Company directors will be required to sign up to a new identification scheme designed to stop illegal phoenixing activity under new laws introduced by the Federal Government.
The director identification numbers (DIN) have been designed to help regulators detect, deter and disrupt phoenixing activity by tracking directors beyond individual businesses through a database of unique numbers.
The database will be administered through a new registry regime, which will merge ASIC’s companies register with the Australian Business Register.
Illegal phoenixing is a form of wage theft
Illegal phoenixing is where a director transfers assets to a new business and then liquidates the old company before starting to trade the new business.
It is a form of wage theft, because workers who are owed unpaid wages and accrued entitlements like leave and superannuation by the old business have no way of recovering what they are owed.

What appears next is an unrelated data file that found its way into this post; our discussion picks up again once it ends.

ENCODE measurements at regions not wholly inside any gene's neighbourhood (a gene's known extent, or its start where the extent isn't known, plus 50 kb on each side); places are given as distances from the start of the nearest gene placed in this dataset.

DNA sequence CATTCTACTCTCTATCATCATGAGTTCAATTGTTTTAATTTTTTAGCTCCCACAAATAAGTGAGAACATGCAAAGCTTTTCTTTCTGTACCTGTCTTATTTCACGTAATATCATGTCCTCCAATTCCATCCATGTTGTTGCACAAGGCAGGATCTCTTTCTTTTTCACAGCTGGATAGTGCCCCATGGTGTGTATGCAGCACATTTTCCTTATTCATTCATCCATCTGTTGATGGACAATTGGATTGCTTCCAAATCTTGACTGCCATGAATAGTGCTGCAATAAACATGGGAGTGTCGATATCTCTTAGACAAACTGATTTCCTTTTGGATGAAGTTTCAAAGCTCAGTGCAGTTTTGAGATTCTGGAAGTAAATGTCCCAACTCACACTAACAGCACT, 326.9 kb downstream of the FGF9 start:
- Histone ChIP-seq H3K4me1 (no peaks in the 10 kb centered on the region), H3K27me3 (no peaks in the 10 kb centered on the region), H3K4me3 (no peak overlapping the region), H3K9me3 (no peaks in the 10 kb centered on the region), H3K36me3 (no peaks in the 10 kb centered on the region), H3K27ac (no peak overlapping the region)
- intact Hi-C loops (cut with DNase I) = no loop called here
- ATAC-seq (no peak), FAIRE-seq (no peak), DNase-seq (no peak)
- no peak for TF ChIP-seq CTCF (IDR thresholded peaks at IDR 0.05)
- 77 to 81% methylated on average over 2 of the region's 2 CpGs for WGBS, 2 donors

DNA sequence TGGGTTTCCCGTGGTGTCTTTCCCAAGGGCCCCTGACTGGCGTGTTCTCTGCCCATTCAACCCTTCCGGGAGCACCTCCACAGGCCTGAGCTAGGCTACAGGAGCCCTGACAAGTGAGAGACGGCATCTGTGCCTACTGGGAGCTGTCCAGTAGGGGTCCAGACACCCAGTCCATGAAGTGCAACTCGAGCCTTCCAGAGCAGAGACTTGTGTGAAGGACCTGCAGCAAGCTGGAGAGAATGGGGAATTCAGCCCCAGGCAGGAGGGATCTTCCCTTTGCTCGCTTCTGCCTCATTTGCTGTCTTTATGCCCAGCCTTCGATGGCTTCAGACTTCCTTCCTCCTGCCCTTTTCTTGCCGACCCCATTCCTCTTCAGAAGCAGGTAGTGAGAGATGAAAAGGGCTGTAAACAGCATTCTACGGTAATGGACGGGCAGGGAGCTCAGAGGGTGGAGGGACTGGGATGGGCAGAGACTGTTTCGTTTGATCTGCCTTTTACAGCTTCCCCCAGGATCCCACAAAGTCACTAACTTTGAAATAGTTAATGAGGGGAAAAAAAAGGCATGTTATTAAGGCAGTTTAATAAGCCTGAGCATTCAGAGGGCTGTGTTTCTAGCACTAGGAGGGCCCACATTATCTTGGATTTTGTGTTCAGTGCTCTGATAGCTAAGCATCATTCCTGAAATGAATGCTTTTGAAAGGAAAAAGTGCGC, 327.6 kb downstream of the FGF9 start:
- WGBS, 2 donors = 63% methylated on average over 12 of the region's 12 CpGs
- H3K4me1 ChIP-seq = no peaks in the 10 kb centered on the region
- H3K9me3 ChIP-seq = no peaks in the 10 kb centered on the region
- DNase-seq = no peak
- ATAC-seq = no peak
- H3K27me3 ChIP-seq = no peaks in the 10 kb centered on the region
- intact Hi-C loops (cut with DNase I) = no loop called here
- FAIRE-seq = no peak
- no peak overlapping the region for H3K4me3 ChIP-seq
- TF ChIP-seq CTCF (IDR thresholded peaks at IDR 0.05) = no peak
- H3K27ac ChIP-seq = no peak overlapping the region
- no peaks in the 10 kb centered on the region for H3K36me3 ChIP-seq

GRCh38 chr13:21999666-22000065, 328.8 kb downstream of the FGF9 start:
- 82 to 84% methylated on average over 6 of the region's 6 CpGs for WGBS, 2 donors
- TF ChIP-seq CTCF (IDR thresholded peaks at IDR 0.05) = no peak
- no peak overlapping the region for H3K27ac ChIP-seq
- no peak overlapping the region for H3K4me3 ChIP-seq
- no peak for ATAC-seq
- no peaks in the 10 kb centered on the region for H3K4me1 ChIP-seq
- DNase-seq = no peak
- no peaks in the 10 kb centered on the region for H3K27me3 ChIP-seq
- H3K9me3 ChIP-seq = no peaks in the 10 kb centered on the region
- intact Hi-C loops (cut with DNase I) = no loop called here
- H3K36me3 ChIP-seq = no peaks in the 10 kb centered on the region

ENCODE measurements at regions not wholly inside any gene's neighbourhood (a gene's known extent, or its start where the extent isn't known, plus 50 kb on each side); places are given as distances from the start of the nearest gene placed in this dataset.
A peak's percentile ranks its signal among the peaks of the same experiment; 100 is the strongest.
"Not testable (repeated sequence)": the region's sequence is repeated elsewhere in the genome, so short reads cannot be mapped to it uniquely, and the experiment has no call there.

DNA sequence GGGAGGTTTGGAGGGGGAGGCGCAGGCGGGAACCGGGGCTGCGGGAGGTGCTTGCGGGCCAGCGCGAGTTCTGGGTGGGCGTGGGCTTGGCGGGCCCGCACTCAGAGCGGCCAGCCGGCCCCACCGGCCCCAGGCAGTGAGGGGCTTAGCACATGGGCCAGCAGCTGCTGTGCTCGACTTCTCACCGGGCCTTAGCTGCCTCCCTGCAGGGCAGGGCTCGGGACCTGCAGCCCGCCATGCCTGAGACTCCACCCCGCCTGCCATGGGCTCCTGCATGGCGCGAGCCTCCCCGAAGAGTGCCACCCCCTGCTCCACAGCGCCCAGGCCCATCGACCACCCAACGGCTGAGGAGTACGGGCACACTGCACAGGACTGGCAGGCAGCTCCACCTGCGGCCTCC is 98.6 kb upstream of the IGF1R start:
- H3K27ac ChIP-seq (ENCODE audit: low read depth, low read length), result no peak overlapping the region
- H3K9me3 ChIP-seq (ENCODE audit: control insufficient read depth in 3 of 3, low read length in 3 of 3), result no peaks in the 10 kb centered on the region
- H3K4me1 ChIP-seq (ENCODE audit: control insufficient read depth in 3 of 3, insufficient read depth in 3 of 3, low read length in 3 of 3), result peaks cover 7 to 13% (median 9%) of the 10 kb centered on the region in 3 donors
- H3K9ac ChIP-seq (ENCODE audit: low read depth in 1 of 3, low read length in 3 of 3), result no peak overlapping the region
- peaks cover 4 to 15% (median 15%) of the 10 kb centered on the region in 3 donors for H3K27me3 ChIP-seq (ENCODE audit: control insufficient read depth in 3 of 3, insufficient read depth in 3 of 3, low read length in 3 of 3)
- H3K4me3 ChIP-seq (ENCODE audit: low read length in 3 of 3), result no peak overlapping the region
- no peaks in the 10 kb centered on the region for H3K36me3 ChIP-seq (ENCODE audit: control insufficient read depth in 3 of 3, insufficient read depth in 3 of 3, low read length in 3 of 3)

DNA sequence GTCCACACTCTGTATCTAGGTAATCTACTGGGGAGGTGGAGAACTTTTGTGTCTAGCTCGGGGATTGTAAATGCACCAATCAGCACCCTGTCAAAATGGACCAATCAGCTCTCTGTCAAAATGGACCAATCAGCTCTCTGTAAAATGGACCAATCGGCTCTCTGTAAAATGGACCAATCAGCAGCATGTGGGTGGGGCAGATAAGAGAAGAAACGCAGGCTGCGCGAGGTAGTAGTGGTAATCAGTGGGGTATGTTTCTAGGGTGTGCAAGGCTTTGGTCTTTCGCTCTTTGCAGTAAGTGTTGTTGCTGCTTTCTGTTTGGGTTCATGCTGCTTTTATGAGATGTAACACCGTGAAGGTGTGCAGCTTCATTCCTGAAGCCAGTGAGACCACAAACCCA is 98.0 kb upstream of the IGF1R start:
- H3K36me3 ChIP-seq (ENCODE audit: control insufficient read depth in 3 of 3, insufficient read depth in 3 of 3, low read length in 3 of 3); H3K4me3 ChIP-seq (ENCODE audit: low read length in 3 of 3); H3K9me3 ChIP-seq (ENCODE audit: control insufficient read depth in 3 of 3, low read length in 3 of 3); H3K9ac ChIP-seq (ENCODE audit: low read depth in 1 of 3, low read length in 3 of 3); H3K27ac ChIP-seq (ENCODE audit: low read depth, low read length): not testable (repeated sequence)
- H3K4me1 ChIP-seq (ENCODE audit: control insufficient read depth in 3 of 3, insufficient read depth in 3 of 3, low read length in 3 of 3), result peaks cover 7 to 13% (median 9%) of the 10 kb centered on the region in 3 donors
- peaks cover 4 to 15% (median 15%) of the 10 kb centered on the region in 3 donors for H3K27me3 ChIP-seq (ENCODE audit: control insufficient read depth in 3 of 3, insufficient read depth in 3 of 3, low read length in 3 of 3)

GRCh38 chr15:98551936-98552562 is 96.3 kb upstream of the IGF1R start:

Under the proposed changes, new company directors registered under the Corporations Act must apply for an identification number within 28 days of becoming a director.
Existing directors will have 15 months to apply for the scheme from the date of the scheme starting.
There will be civil and criminal penalties for directors who fail to apply for identification numbers, while regulators may also issue infringement notices to those who fail to comply.
A move in the right direction
“This is definitely a move in the right direction,” said Miles Heffernan from Employer Advisors.
“Currently, false information given to regulators about the name and date of birth of a director, which makes it almost impossible for ASIC to track down and prosecute offenders.”
It’s expected that a DIN registration will cost between $20 and $40.
If your business is having trouble with compliance, or if you are planning to performance manage a difficult employee, we can help. Please call our team at Employer Advisors today on 1300 853 837.
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